Raskolnikov greatly excited—“good God!”
A minute later the letter was brought him. That was it: from his mother, from the province of R——. He turned pale when he took it. It was a long while since he had received a letter, but another feeling also suddenly stabbed his heart.
“Nastasya, leave me alone, for goodness’ sake; here are your three copecks, but for goodness’ sake, make haste and go!”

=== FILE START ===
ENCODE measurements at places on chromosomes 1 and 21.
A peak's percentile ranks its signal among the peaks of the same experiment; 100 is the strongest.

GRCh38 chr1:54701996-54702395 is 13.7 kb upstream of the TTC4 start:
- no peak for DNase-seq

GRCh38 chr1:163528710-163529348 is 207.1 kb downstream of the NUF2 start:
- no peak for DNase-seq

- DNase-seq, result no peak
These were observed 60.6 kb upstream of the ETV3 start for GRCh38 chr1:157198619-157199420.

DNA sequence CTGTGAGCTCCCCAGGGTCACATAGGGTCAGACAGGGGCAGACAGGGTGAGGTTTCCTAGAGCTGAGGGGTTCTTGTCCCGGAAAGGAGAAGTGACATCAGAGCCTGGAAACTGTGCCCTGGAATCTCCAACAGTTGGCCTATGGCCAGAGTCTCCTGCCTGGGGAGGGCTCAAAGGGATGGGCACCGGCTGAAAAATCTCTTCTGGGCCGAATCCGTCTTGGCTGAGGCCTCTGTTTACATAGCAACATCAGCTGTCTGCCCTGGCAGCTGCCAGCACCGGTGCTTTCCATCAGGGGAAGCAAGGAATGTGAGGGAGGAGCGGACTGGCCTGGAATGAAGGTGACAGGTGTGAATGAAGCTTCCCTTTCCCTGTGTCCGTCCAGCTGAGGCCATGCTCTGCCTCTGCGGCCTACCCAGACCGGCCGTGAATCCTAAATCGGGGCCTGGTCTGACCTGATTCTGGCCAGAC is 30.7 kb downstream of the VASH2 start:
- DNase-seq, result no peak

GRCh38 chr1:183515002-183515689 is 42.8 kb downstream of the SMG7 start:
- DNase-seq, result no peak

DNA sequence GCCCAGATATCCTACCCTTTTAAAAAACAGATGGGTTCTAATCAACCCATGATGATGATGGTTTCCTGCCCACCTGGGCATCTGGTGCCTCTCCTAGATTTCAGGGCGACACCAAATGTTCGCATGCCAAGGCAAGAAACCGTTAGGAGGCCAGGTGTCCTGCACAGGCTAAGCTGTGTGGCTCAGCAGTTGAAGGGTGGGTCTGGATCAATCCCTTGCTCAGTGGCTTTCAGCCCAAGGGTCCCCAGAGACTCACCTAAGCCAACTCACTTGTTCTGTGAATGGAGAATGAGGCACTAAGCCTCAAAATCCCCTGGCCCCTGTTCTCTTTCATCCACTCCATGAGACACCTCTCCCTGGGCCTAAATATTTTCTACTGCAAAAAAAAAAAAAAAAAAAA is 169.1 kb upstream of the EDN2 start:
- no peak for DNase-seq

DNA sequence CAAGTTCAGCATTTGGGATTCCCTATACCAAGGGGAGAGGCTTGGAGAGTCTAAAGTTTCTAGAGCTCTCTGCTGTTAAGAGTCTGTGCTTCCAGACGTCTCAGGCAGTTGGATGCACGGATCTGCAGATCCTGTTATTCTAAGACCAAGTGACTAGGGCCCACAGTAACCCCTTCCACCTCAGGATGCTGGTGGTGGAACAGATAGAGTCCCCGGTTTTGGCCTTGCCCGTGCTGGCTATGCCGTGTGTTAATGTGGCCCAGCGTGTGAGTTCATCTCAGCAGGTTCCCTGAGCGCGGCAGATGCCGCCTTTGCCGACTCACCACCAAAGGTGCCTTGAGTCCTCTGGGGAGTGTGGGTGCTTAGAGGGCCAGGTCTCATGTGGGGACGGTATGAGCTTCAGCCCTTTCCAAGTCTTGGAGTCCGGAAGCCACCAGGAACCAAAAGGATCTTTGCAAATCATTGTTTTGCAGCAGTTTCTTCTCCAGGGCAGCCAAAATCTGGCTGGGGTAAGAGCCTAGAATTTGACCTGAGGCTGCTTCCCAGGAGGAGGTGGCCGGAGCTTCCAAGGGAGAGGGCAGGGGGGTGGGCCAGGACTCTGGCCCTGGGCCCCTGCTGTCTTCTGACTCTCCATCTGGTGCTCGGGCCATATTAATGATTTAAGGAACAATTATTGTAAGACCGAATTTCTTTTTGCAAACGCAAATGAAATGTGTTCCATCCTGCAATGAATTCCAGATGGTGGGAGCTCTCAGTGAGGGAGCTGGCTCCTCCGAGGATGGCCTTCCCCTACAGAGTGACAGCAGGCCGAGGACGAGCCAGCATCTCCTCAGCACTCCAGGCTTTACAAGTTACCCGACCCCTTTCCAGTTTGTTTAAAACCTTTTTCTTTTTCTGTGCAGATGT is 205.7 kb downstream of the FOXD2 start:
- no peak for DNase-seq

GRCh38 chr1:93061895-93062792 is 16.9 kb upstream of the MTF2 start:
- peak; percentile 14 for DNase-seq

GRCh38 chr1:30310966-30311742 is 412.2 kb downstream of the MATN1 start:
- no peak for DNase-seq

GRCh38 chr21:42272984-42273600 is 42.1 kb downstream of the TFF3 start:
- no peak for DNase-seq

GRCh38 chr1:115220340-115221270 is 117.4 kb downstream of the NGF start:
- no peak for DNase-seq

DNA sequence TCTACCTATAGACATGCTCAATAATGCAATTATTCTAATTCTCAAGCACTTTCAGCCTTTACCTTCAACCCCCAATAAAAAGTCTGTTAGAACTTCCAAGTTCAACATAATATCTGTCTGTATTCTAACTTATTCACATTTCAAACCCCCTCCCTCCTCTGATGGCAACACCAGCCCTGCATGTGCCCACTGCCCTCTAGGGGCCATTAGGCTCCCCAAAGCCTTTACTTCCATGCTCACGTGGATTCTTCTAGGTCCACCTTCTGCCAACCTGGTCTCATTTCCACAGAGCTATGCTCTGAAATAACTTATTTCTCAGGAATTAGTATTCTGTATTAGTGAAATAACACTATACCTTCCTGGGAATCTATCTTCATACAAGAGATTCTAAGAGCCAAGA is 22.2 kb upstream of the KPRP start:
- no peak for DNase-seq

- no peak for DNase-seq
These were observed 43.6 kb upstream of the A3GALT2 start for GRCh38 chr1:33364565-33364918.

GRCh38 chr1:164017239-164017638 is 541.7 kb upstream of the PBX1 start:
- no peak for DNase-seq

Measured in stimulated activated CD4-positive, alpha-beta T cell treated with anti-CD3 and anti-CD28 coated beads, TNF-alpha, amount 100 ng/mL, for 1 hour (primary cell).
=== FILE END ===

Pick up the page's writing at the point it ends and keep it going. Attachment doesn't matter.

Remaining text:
The letter was quivering in his hand; he did not want to open it in her presence; he wanted to be left alone with this letter. When Nastasya had gone out, he lifted it quickly to his lips and kissed it; then he gazed intently at the address, the small, sloping handwriting, so dear and familiar, of the mother who had once taught him to read and write. He delayed; he seemed almost afraid of something. At last he opened it; it was a thick heavy letter, weighing over two ounces, two large